Fanning friction factor

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The Fanning friction factor, named after John Thomas Fanning (1837–1911), is a dimensionless number used in fluid flow calculations. It is related to the shear stress at the wall as:


\tau = \frac{ f \rho v^2}{2}

where:

  • \tau is the shear stress at the wall
  • f is the Fanning friction factor of the pipe
  • v is the fluid velocity in the pipe
  • \rho is the density of the fluid

The wall shear stress can, in turn, be related to the pressure loss by multiplying the wall shear stress by the wall area (2 \pi R L for a pipe) and dividing by the cross-sectional flow area ( \pi  R^2 for a pipe).

The friction head can be related to the pressure loss due to friction by dividing the pressure loss by the product of the acceleration due to gravity and the density of the fluid. Accordingly, the relationship between the friction head and the Fanning friction factor is:


h_f = \frac{ 4fv^2L}{2gD}

where:

  • h_f is the friction loss (in head) of the pipe.
  • f is the Fanning friction factor of the pipe.
  • v is the fluid velocity in the pipe.
  • L is the length of pipe.
  • g is the local acceleration of gravity.
  • D is the pipe diameter.

Fanning friction factor formulæ[edit]

This friction factor is one-fourth of the Darcy friction factor, so attention must be paid to note which one of these is meant in the "friction factor" chart or equation consulted. Of the two, the Fanning friction factor is the more commonly used by Chemical Engineers and those following the British convention.

The formulae below may be used to obtain the Fanning friction factor for common applications.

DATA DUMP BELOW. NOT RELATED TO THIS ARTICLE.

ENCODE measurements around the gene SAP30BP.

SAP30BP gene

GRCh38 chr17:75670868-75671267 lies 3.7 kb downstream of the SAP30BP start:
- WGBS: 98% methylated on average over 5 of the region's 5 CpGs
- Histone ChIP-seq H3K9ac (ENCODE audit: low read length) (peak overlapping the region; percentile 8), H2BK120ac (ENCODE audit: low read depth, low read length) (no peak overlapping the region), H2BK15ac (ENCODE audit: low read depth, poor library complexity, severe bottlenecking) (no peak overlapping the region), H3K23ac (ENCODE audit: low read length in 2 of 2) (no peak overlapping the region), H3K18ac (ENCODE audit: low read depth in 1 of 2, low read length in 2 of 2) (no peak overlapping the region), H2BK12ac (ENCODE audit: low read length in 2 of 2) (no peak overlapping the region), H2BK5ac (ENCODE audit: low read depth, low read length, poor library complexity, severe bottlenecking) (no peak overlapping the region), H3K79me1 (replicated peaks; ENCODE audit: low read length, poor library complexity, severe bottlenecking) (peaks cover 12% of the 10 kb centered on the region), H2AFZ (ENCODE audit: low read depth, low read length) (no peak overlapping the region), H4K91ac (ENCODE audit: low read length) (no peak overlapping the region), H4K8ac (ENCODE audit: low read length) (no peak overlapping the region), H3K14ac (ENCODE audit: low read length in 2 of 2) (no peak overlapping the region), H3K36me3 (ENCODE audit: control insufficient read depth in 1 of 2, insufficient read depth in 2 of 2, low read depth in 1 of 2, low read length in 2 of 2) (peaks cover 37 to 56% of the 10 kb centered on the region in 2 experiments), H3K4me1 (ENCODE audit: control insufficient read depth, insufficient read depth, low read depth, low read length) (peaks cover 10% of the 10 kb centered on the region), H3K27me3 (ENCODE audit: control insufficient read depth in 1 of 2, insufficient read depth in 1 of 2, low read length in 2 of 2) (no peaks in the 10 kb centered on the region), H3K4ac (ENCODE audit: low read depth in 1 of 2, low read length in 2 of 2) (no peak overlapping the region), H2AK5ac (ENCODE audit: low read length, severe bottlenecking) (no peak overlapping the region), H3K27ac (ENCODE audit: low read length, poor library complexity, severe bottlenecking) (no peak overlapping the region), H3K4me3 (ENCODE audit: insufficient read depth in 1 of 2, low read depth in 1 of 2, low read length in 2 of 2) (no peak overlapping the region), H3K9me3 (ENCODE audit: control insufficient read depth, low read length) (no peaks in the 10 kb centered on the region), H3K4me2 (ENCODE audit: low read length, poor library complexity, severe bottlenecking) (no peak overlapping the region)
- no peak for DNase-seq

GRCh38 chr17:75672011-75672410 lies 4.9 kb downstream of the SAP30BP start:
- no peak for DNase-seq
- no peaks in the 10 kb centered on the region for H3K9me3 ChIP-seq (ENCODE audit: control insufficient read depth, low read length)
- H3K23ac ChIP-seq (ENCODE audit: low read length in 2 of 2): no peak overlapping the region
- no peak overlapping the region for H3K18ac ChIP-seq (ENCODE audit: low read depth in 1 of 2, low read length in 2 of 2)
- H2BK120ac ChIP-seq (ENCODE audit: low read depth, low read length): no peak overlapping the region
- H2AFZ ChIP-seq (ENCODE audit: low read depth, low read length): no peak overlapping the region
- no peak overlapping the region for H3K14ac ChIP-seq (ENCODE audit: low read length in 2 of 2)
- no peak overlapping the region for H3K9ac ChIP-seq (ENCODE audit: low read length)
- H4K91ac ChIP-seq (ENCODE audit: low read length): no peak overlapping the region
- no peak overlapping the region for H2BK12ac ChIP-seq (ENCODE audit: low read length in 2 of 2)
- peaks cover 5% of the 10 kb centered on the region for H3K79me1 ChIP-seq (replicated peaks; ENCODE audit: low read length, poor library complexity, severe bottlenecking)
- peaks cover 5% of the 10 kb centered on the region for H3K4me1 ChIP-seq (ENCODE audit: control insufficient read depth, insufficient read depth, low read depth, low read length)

The friction factor for laminar flow in round tubes is often taken to be:

f= \frac{16}{Re}

where Re is the Reynolds number of the flow.

For a square channel the value used is:

f = \frac{ 14.227}{Re}

The Darcy friction factor can also be expressed as[1]

f = \frac{8 \tau_w}{\rho V_{avg} ^ 2}

where:

  • \tau_w is the shear stress at the wall
  • \rho is the density of the fluid
  • V_{avg} is the average fluid velocity

For the turbulent flow regime, the relationship between the Fanning friction factor and the Reynolds number is more complex and is governed by the Colebrook equation [2] which is implicit in f:

{1 \over \sqrt{\mathit{f}}}= -4.0 \log_{10} \left(\frac{\frac{\epsilon}{d}}{3.7} + {\frac{1.256}{Re \sqrt{\mathit{f} } } } \right)  , \text{turbulent flow}

Various explicit approximations of the related Darcy friction factor have been developed for turbulent flow.

Stuart W. Churchill[3] developed a formula that covers the friction factor for both laminar and turbulent flow. This was originally produced to describe the Moody chart, which plots the Darcy-Weisbach Friction factor against Reynolds number. The Darcy Weisbach Formula  f_D is 4 times the Fanning friction factor  f and so a factor of  \frac{1}{4} has been applied to produce the formula given below.

  • Re, Reynolds number (unitless);
  • ε, roughness of the inner surface of the pipe (dimension of length);
  • D, inner pipe diameter;
 f = 8 \left( 
                  \left( \frac {8} {Re} \right) ^ {12}
                + \left( A+B \right) ^ {-1.5} 
               \right) ^ {\frac {1} {12} }
A = \left( 2.457 \ln \left( \left( \left( \frac {7} {Re} \right) ^ {0.9} + 0.27 \frac {\epsilon} {D} \right)^ {-1}\right) \right) ^ {16}
B = \left( \frac {37530} {Re} \right) ^ {16}

References[edit]

  1. ^ Yunus, Cengel. Heat and Mass Transfer. New York: Mc Graw Hull, 2007.
  2. ^ Colebrook, C.F. and White, C.M. 1937, "Experiments with Fluid friction roughened pipes.", Proc. R.Soc.(A), 161
  3. ^ Churchill, S.W., 1977, "Friction factor equation spans all fluid-flow regimes", Chem. Eng., 91